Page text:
Monitor calibration is adjusting and aligning your display’s color and brightness settings to ensure the most accurate color reproduction possible. It involves adjusting your monitor’s color settings to industry standards to make the colors you see on your screen realistic.
The calibration process usually involves displaying color samples on the screen and adjusting the monitor settings until the samples match the reference image. This ensures that the colors on your monitor match the standards, allowing you to see accurate colors on different devices and platforms.
In this article, I will first describe the steps for calibrating your monitor. Then in the next section, I will explain the recommendations for each item to calibrate. I’ll also break down the default color profiles on the Mac.
How does color calibrate your Mac’s display?
Color calibration is an important process to ensure that the colors on your Mac display are accurate. Below I will describe the steps to follow. In the next section, I will also write recommendations and requirements for each section. So to color calibrate your Mac’s display, you need to follow these steps:
- Click on the Apple icon in the upper left corner of the screen and select “System Settings“.
- Then open the “Displays” section on the left side of the screen.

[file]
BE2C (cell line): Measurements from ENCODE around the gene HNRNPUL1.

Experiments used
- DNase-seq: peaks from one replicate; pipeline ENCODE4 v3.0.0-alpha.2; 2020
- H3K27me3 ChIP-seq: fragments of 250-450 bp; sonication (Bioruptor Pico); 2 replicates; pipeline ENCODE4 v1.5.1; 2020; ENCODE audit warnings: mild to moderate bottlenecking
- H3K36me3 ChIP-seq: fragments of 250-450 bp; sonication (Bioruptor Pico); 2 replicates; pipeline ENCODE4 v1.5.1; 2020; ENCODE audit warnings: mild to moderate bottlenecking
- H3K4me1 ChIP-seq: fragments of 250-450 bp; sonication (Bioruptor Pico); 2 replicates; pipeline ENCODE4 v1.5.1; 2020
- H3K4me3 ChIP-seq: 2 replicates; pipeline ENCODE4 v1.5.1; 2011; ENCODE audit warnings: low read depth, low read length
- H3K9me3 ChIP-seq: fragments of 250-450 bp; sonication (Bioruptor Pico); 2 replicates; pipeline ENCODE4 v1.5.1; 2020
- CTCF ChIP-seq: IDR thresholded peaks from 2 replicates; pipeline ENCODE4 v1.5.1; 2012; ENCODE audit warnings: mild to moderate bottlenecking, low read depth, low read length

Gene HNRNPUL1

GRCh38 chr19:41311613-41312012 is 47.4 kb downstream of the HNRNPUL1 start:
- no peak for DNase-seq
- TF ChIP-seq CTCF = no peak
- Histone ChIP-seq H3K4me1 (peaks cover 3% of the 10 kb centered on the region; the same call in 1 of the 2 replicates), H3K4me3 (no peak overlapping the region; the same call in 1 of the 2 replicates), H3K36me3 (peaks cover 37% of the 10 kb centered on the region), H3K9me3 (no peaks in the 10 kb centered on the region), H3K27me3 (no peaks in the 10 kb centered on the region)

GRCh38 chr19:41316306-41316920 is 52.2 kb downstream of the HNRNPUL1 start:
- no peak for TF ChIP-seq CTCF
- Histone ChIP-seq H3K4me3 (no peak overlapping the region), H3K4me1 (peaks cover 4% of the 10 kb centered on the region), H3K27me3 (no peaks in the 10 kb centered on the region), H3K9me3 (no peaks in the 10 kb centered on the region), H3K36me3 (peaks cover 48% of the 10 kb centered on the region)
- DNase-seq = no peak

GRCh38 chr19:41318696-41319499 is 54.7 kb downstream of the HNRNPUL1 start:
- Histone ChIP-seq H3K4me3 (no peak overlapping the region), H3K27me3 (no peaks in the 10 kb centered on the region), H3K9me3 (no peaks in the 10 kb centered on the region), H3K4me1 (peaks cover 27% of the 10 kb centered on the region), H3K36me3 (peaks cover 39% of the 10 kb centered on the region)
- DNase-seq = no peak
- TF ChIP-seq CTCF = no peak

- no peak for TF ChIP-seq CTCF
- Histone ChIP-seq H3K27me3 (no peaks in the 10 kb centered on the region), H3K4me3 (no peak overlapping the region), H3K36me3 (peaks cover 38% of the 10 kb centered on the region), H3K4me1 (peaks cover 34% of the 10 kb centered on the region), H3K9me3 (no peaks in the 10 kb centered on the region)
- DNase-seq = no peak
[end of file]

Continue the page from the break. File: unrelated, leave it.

- Click on “Color profile“.
- From the drop-down list select the “Customize” option.
- Next, hold down the “Option” button and click on the “+” icon. If you hold down “Option” and click “+” at the same time you will see more options for customizing your display.
- Then in a new window, read the introduction and click on “Continue.”
- Adjust the left slider until the brightness of the Apple logo matches the background. Then adjust the right slider until the shape of the Apple logo is neutral compared to the background. And click “Continue.”
- Then move the slider until you reach the desired contrast and click “Continue.” (You can also check the “use native gamma” checkbox).
- Now adjust the overall color shade of your display using the slider.
- If you want to allow other users to see the calibrated display, check the box.
- Then give your profile a name and click “Continue.“
- A new window will show all your settings. Click on “Done” to finish it.
If this is your first time doing this, don’t worry, as each new window has brief guidelines for doing so.
And after these steps, you’ll now get a more accurate representation of colors, making it easier to edit photos, videos, and other visual materials.
How do to properly calibrate each option?
When you open the Display Calibrator Assistant, you will see three options to configure to suit your needs. Below I will describe some recommendations for each option when calibrating your display to the source gamma, target gamma, and white point:
- For a Mac display, the recommended Native Gamma setting is usually 2.2. This setting is the default for most displays, but it’s important to double-check your specific model to make sure.
- Adjust the gamma until you can see all the shades in a grayscale image. You should be able to distinguish between the darkest and lightest shades without any blending or loss of detail.
- If you’re working in a dimly lit room, you may need to adjust the gamma slightly to compensate for the low-lighting conditions.